Figured I’d make an Output thread for the series because season 2 comes out really soon!
Preserving Worlds is a documentary series about aging virtual worlds.
Virtual worlds are delicate things, and they can vanish with hardly a trace. You can archive the offline software, but a dead world can only tell you so much. It’s just as important to document how people spent their time within it.
Preserving Worlds is a travelogue that takes you through some of the most interesting and impactful online games and communities of the past forty years to see what it’s like to visit them today. Along the way, you’ll meet people who are working against obsolescence to keep the communities they care about alive and accessible.
The series takes an ethnographic approach to capture historically important information about the player communities of online video games, as well as some offline games indelibly stamped by the creative contributions of their players.
Season 2 starts releasing on 5/22/2023, in less than a week! We’re going to put out the first two episodes first, and after that it’ll be a weekly release. I think the plan is that the first episode will be freely available but the rest will require a subscription.
The illegally cracked and fan-translated version of RPG Maker was one of the most popular hobbyist game engines of the early 2000’s. The creator of the cult classic Space Funeral shows us how RPG Maker’s collage-like nature shaped, and was shaped by, the dreams and desires of its community.
Episode 2: Meridian 59 - A Culture of Absolute Conflict
Meridian 59 was one of the first graphical massively multiplayer online RPGs, and it’s still one of the most violent. For almost 30 years, its players have enjoyed all the scheming, backstabbing, and intrigue of a never-ending 3rd grade recess. We spoke with a longtime player who rose to become an administrator of the game’s first open-source fan server.
Come attend a live premiere of the first two episodes tonight at 6PM EST! My cocreator and I will be there. You’ll need a Means TV subscription to attend. If you don’t have one, then getting one would support the show! There’s also a free week trial if you want to try it out first!
I watched the premiere, and I liked both episodes a lot.
I never messed with RPG Maker much, but hearing about that community reminded me of some of the others I’ve participated in. With those little hobbyist engines, you never know what to expect. Even the most creative commercial games, on the other hand, are almost never going to surprise you in the way that a random freeware game can.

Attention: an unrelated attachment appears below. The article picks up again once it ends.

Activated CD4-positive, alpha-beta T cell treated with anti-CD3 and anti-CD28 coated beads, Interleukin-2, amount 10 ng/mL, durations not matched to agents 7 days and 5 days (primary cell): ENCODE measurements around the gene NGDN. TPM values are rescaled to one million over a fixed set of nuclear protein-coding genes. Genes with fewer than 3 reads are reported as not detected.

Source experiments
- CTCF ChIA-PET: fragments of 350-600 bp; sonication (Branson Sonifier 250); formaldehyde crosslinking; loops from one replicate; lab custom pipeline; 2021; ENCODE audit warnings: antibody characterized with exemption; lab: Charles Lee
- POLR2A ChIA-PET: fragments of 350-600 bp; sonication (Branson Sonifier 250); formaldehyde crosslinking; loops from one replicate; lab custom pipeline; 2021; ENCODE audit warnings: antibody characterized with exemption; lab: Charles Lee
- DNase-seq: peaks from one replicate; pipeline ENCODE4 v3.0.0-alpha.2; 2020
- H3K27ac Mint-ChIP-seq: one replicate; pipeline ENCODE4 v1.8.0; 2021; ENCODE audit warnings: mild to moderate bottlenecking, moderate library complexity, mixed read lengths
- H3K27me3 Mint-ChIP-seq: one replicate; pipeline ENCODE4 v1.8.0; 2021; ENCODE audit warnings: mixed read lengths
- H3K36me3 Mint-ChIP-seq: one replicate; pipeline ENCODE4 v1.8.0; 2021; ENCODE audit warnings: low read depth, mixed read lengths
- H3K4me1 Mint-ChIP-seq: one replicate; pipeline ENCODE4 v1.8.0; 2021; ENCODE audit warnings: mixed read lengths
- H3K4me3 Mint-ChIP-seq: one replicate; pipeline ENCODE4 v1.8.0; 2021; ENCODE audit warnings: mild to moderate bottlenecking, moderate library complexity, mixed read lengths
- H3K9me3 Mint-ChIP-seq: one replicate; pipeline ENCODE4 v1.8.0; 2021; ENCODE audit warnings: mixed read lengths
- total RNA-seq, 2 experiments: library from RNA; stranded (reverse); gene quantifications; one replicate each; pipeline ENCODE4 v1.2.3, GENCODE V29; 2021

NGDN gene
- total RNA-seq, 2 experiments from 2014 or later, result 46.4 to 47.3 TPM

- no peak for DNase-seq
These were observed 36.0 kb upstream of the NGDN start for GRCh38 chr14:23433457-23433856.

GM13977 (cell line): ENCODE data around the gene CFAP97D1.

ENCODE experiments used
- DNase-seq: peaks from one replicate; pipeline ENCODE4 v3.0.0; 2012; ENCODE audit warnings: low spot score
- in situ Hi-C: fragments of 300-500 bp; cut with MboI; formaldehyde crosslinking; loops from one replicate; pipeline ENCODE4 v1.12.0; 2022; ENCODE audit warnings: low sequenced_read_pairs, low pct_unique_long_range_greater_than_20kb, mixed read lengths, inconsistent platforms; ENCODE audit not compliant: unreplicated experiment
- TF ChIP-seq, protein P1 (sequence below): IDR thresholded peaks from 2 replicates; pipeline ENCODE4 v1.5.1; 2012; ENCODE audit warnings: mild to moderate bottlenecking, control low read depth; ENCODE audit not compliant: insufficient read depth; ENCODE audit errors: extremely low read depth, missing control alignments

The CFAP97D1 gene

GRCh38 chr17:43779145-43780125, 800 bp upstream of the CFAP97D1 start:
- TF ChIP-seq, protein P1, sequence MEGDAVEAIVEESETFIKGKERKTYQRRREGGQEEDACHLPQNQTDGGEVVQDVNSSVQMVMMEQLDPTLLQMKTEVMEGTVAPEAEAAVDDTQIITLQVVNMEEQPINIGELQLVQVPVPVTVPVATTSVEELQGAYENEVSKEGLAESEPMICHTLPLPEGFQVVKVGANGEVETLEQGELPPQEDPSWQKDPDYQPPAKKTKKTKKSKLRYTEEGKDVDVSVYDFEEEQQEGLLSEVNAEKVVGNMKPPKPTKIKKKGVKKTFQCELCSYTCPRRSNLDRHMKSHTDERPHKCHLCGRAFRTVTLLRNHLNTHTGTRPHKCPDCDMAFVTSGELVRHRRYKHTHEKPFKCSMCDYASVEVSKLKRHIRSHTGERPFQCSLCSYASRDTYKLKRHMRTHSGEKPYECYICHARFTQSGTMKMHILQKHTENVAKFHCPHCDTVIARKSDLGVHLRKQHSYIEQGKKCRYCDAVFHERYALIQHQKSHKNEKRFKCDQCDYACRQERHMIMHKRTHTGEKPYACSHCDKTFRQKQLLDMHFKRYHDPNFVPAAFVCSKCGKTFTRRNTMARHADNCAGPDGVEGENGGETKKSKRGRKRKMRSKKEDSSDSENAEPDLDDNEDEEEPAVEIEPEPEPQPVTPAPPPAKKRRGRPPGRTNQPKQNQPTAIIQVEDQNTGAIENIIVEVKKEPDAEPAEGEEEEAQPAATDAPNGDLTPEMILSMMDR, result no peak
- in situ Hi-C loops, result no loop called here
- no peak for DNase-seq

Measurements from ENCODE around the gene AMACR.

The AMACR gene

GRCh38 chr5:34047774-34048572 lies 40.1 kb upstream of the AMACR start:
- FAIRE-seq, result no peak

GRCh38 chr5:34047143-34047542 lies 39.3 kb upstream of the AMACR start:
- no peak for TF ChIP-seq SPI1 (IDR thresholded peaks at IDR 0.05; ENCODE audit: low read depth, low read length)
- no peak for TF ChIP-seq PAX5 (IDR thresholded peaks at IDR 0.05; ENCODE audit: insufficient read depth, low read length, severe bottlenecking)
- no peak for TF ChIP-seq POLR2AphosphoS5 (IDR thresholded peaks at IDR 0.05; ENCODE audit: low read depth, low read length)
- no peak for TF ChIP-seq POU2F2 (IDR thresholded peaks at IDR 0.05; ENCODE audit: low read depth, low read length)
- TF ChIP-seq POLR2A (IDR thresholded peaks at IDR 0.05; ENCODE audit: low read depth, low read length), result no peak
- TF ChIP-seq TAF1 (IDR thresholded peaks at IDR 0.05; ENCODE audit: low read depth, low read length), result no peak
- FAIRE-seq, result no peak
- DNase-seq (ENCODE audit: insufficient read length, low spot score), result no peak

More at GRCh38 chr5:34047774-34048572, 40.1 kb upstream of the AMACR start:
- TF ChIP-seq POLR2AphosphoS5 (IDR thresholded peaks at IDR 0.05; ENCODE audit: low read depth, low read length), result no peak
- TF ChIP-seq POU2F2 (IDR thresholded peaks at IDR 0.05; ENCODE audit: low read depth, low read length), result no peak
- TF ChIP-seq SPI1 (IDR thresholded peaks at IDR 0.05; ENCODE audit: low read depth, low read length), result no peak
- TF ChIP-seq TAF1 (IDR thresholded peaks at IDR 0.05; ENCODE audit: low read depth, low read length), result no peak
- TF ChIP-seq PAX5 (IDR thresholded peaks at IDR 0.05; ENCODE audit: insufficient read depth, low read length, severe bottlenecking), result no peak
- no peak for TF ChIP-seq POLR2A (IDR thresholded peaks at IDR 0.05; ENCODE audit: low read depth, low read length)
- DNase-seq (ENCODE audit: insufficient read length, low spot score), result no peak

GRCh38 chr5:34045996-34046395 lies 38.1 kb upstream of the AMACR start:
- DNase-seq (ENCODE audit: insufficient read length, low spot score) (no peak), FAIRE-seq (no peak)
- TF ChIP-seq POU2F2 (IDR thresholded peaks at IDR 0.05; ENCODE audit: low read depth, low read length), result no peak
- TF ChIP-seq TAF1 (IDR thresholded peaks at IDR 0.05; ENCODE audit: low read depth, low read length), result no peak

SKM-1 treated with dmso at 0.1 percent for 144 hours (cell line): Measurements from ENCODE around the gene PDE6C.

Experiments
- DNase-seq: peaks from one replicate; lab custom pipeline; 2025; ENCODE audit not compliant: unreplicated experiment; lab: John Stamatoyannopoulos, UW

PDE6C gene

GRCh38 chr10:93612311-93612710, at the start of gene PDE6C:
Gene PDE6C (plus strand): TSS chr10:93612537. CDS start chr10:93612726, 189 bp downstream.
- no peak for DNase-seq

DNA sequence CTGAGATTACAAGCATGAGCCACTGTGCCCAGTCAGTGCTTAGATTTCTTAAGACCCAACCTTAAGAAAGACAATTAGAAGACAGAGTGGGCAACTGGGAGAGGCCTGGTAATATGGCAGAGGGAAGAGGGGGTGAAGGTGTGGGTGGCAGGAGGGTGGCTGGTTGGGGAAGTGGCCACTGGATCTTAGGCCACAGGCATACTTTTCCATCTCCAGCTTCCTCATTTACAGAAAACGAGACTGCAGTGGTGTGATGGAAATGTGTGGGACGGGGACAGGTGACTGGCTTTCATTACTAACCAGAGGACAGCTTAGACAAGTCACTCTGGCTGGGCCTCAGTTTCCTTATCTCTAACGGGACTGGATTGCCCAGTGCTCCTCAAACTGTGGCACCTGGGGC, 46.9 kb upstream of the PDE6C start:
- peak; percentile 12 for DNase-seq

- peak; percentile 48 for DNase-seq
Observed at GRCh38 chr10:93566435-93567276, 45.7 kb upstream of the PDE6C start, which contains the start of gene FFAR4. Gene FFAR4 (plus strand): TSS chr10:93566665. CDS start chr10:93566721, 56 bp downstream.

I’d never heard of Meridian 59, but I like the idea of a chaotic game like that with players who play for very different reasons being forced to share the world. My one and only MMORPG experience was Ultima Online, and even though it was frustrating that someone could kill you and take all of your items, I think that was one of the best things about the game. Like Meridian 59, Ultima eventually split into worlds for different types of players and (from what I heard, as I’d quit by then) became much more boring as a consequence.
Yes, this was a phenomenon that hadn’t crossed my mind until this interview, but it does make sense in retrospect. Different people go to a game for different things, and those different types of players bouncing off each other can make for an interesting ecosystem. When they all break off into different servers things can start to feel a bit more sterile.
Oh wow, seeing those default RPG Maker assets in the first episode gave me intense nostalgia. I had largely forgotten I spent any time in that editor but I now remember part of a game I made. I didn’t like RPG combat so it was a lot of exploring and jokes capped off with a first person maze (which I think was accomplished by borrowing a script from another game?)
Can’t remember any details to place it in time, but that was a memory that was nice to revisit.
In the early 2000’s, the Danish Public Broadcasting Company ran Hundeparken, an entirely non-profit social browser game where cute but crude pixelated dogs could chat, play minigames, and trade rare hats. We spoke with a videogame archivist and his friend, a long-time Hundeparken player, about the ways the game helped lonely tweens find friends, and how it eventually survived the death of Flash.